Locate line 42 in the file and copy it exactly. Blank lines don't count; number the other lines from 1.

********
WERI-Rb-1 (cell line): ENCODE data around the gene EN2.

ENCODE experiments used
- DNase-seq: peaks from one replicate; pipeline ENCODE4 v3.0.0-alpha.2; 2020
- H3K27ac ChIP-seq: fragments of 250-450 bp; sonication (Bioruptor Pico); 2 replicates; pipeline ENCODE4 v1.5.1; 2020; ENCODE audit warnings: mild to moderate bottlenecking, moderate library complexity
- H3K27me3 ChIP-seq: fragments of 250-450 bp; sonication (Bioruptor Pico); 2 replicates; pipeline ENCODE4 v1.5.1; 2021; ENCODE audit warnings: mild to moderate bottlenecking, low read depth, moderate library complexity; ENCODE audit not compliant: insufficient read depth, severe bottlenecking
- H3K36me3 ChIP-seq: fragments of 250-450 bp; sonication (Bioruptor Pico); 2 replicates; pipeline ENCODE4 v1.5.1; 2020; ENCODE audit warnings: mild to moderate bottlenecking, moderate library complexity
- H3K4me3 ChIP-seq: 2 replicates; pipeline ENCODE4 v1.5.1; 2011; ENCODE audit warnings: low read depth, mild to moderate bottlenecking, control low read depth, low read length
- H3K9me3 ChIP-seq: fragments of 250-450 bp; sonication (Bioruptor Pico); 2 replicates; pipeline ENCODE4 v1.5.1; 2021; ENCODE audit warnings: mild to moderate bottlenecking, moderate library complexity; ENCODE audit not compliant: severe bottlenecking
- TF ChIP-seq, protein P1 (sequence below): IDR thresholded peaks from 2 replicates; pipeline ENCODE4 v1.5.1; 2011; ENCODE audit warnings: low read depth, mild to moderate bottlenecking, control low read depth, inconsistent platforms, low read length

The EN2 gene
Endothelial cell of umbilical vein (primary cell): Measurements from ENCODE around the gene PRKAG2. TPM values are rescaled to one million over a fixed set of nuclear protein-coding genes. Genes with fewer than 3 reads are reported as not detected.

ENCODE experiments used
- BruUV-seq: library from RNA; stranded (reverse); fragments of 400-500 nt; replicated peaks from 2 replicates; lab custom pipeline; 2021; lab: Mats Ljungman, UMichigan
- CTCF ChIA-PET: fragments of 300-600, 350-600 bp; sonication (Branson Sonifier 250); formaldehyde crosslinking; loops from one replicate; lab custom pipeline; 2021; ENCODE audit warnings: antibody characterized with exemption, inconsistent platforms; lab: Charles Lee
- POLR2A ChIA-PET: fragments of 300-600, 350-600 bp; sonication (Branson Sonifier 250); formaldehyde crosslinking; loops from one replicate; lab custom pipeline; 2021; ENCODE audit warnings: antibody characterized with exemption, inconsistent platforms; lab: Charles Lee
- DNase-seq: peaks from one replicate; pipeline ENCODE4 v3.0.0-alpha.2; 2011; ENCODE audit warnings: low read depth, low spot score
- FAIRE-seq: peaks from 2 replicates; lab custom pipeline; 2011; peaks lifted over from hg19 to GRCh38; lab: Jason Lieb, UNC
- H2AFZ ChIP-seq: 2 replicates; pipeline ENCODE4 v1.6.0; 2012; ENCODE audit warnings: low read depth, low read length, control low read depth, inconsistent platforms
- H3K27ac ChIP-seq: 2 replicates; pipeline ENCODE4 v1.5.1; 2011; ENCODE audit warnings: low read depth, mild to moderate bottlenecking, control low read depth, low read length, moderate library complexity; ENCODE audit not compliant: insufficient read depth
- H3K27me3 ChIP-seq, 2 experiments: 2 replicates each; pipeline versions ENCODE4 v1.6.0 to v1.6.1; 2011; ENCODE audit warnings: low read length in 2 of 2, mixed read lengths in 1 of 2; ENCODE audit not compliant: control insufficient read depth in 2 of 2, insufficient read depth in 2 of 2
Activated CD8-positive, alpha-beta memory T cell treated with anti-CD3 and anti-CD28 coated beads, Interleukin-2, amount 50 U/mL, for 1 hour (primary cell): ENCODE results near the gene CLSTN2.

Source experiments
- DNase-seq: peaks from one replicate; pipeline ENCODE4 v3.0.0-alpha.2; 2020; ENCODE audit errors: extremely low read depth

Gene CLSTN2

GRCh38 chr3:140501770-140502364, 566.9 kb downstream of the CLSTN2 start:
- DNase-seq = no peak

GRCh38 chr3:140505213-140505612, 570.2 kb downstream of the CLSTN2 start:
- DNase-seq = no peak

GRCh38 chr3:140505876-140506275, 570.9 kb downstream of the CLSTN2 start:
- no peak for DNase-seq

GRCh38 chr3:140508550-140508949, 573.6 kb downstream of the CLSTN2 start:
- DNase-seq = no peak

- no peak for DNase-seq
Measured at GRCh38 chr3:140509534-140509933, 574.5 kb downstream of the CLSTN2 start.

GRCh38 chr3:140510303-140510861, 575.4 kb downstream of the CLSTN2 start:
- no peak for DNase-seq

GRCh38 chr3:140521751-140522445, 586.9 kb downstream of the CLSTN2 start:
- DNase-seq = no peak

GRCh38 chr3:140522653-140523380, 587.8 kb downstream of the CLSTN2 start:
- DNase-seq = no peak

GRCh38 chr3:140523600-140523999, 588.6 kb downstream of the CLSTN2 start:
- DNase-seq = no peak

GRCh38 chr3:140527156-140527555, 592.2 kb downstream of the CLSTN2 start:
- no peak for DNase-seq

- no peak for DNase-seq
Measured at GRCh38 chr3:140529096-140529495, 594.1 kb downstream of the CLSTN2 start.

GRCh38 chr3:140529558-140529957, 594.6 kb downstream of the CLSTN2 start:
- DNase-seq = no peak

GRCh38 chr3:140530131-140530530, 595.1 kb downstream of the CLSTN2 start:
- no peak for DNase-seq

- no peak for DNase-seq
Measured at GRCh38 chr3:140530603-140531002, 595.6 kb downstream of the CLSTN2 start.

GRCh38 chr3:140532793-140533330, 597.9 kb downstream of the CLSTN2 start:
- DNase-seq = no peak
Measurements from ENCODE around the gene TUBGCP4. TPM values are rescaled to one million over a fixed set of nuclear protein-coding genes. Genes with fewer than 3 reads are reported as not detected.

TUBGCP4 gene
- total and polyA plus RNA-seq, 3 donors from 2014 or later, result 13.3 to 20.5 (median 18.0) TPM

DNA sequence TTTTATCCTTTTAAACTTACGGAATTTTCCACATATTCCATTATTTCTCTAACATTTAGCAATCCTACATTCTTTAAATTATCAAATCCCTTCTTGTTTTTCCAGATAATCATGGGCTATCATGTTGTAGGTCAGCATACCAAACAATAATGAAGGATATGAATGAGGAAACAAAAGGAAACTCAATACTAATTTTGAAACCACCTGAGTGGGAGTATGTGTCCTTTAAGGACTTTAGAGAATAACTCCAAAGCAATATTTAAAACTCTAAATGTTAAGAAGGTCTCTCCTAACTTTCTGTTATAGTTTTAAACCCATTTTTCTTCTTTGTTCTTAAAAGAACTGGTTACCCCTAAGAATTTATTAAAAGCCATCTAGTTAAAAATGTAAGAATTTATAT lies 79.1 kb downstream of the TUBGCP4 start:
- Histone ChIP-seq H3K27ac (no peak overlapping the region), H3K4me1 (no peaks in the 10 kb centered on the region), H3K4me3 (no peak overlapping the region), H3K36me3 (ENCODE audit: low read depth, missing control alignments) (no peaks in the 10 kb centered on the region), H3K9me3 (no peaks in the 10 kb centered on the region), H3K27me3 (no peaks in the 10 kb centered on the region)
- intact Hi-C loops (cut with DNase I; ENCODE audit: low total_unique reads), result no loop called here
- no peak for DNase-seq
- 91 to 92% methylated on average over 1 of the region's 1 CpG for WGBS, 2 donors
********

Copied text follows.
- DNase-seq = no peak